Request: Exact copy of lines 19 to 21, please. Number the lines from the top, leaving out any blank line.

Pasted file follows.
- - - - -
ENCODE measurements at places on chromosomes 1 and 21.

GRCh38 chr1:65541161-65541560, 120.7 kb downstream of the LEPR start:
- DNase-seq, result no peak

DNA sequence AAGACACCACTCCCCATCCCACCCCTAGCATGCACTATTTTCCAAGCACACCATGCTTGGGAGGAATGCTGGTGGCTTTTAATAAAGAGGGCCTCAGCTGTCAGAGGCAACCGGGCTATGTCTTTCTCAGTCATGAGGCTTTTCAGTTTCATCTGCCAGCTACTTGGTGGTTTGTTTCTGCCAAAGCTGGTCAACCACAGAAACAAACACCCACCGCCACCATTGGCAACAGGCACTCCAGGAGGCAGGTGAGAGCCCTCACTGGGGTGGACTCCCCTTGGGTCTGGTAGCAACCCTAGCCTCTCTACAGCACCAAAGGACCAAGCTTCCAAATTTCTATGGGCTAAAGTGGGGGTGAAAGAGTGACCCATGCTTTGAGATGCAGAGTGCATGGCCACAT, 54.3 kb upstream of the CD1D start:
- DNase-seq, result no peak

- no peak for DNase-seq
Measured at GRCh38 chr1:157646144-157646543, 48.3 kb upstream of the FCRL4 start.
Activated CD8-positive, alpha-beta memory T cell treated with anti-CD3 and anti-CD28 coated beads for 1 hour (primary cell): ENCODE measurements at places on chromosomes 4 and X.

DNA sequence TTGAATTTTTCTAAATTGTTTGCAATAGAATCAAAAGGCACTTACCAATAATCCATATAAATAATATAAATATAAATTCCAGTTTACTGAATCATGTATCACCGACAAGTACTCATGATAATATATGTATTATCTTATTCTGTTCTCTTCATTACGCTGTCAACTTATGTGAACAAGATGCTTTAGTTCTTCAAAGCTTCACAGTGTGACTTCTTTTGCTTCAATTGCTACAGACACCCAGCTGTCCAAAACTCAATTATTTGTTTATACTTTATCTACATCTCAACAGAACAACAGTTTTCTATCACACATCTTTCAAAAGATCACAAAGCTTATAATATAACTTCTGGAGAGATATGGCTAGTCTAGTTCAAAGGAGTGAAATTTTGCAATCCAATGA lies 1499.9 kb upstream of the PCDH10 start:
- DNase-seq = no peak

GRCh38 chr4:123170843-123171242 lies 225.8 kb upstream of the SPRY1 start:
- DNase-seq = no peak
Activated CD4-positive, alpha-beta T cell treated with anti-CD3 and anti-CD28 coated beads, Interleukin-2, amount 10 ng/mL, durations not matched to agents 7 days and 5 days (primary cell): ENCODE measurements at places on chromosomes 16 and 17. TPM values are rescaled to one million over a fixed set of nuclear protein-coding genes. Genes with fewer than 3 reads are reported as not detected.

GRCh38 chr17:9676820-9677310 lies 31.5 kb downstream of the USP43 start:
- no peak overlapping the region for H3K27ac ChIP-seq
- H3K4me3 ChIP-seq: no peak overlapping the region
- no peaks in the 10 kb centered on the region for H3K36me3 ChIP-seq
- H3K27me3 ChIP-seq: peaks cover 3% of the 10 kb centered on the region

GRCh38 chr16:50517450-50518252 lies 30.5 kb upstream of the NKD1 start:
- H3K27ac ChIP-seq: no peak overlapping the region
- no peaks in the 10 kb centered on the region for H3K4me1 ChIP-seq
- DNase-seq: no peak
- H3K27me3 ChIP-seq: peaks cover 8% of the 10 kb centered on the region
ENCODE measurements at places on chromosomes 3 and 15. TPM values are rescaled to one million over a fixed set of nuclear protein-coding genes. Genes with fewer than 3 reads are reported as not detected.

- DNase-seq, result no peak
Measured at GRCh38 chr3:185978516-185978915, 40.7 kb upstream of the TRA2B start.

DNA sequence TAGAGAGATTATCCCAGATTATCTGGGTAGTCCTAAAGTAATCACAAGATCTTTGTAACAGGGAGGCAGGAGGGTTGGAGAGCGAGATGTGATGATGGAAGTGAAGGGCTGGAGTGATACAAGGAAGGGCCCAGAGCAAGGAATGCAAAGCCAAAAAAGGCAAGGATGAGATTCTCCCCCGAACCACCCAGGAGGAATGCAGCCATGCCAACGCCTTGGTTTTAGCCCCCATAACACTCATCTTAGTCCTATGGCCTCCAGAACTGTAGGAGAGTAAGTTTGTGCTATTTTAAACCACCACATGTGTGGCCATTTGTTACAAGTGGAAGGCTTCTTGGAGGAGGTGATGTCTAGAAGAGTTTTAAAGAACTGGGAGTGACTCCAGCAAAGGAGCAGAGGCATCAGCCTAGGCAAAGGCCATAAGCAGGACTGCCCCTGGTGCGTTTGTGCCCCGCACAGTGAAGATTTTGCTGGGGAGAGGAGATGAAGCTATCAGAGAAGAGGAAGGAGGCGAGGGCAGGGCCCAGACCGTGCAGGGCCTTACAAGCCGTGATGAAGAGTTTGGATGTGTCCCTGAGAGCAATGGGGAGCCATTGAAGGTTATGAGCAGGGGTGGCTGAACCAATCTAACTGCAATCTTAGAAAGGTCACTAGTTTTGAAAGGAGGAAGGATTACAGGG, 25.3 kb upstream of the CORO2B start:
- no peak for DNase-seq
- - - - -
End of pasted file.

GRCh38 chr16:50517450-50518252 lies 30.5 kb upstream of the NKD1 start:
- H3K27ac ChIP-seq: no peak overlapping the region
- no peaks in the 10 kb centered on the region for H3K4me1 ChIP-seq